When the reaction was complete, 20 cm3 of a 10% strength aqueous solution of a copolymer comprising 72 parts of acrylic acid and 28 parts of maleic anhydride and having a K value of 30 (measured in a 1% strength solution in dimethylformamide according to ISO 174) were added to the polymer solution, and the mixture was stirred vigorously for 10 minutes at 60° C. When the phases had completely separated out, the organic phase and the aqueous phase were separated, and the polyphenylene oxide was precipitated from the organic phase by adding methanol. After drying, the solid polyphenylene oxide had the properties shown in Table 1.
A solution of 1.2 g of Cu(I) chloride, 1.9 g of sodium bromide and 0.3 g of methyltrioctylammonium chloride in 15 cm3 of methanol was added to 1100 cm3 of ethylbenzene, and the mixture was stirred at 40° C. Thereafter, 14 g of di-n-butylamine and a solution of 275 g of 2,6-dimethylphenol in 400 cm3 of ethylbenzene were added, and the reaction solution was gassed with 0.1 cm3 /hour of oxygen for 90 minutes. The oxygen feed was then discontinued, and the reaction vessel was flushed with nitrogen.
When the reaction was complete, the polymer solution was stirred vigorously for 10 minutes at 60° C. with 20 cm3 of a 5% strength aqueous solution of a polyacrylic acid having a K value of 20 (measured on a 1% strength solution in dimethylformamide). After phase separation, the polymer was precipitated from the organic phase by adding methanol, and was washed and dried. The properties of the polyphenylene ether are shown in Table 1.
The preparation of the poly(2,6-dimethyl-1,4-phenylene) ether was carried out as described in Example 1. The purification of the polymer solution was also carried out as described in Example 1, except that 50 cm3 of a 2% strength aqueous solution of a polymeric acid having a K value of 11 (measured on a 1% strength solution in dimethylformamide) were employed. The properties of the polymer are shown in Table 1.
The properties of the poly(2,6-dimethyl-1,4-phenylene) ether and the isolation of the catalyst were carried out as described in Example 1, except that the metal component was isolated using 40 cm3 of a 5% strength aqueous solution of the sodium salt of a polyacrylic acid having a K value of 24. The properties of the polymer are shown in Table 1.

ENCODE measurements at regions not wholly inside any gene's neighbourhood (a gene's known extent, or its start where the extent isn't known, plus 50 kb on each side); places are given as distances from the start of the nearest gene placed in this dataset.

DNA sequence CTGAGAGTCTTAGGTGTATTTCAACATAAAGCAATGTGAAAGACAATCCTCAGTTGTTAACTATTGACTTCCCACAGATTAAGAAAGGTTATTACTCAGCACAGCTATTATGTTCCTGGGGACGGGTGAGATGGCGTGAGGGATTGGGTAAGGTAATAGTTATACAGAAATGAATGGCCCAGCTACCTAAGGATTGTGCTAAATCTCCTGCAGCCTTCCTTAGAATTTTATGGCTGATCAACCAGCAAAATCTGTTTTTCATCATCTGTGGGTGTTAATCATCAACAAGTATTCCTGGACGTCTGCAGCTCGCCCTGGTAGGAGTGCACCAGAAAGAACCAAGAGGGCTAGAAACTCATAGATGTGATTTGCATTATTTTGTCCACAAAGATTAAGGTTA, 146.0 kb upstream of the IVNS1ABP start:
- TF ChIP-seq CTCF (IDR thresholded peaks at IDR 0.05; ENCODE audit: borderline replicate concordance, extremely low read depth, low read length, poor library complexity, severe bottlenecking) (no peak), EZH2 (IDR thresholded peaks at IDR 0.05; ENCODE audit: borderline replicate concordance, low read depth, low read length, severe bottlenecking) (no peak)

The preparation of the poly(2,6-dimethyl-1,4-phenylene) ether and the isolation of the catalyst were carried out as described in Example 2, except that 100 cm3 of a 2% strength aqueous solution of a copolymer comprising 80 parts of acrylic acid, 15 parts of maleic acid and 5 parts of methyl acrylate and having a K value of 19 (measured on a 1% strength solution in dimethylformamide) were used for isolating the catalyst. The properties of the polymer are shown in Table 1.
The preparation of the polyphenylene oxide was carried out as described in Example 1. To purify the polymer solution, 4.0 g of ethylenediaminetetraacetic acid (cf. Example 1, U.S. Pat. No. 3,838,102) were added and the polymer solution was stirred for a further hour at 50° C. It was then centrifuged, and the organic phase was separated off. The polymer was precipitated by adding methanol. After drying, the polyphenylene oxide had the properties shown in Table 1.
The preparation of the poly(2,6-dimethyl-1,4-phenylene) ether was carried out as described in Example 2. Residual metal catalyst was removed from the polymer solution by adding 4.0 g of di-o-tolylbisguanide to the reaction mixture (cf. Example 1, U.S. Pat. No. 4,097,458) and stirring the mixture for 30 minutes at 40° C. Thereafter, the mixture was acidified, the organic phase was decanted and the polymer was precipitated by means of methanol. The resulting polyphenylene oxide had the properties shown in Table 1.
TABLE 1______________________________________ Intrinsic viscosity Copper content dk/g ppm______________________________________Example1 0.8 72 0.6 63 0.8 94 0.8 115 0.6 5Comparative Example(not according tothe invention)A 0.7 16B 0.6 21______________________________________
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|U.S. Classification||528/486, 528/216, 528/215, 528/212, 423/24, 528/217|
|Jul 23, 1984||AS||Assignment|
Owner name: BASF AKTIENGESELLSCHAFT, 6700 LUDWIGSHAFEN, RHEINL
Free format text: ASSIGNMENT OF ASSIGNORS INTEREST.;ASSIGNORS:HAMBRECHT, JUERGEN;REFFERT, RUDI W.;MUENCH, VOLKER;AND OTHERS;REEL/FRAME:004289/0283
Effective date: 19830726
Owner name: BASF AKTIENGESELLSCHAFT,GERMANY
Free format text: ASSIGNMENT OF ASSIGNORS INTEREST;ASSIGNORS:HAMBRECHT, JUERGEN;REFFERT, RUDI W.;MUENCH, VOLKER;AND OTHERS;REEL/FRAME:004289/0283
Effective date: 19830726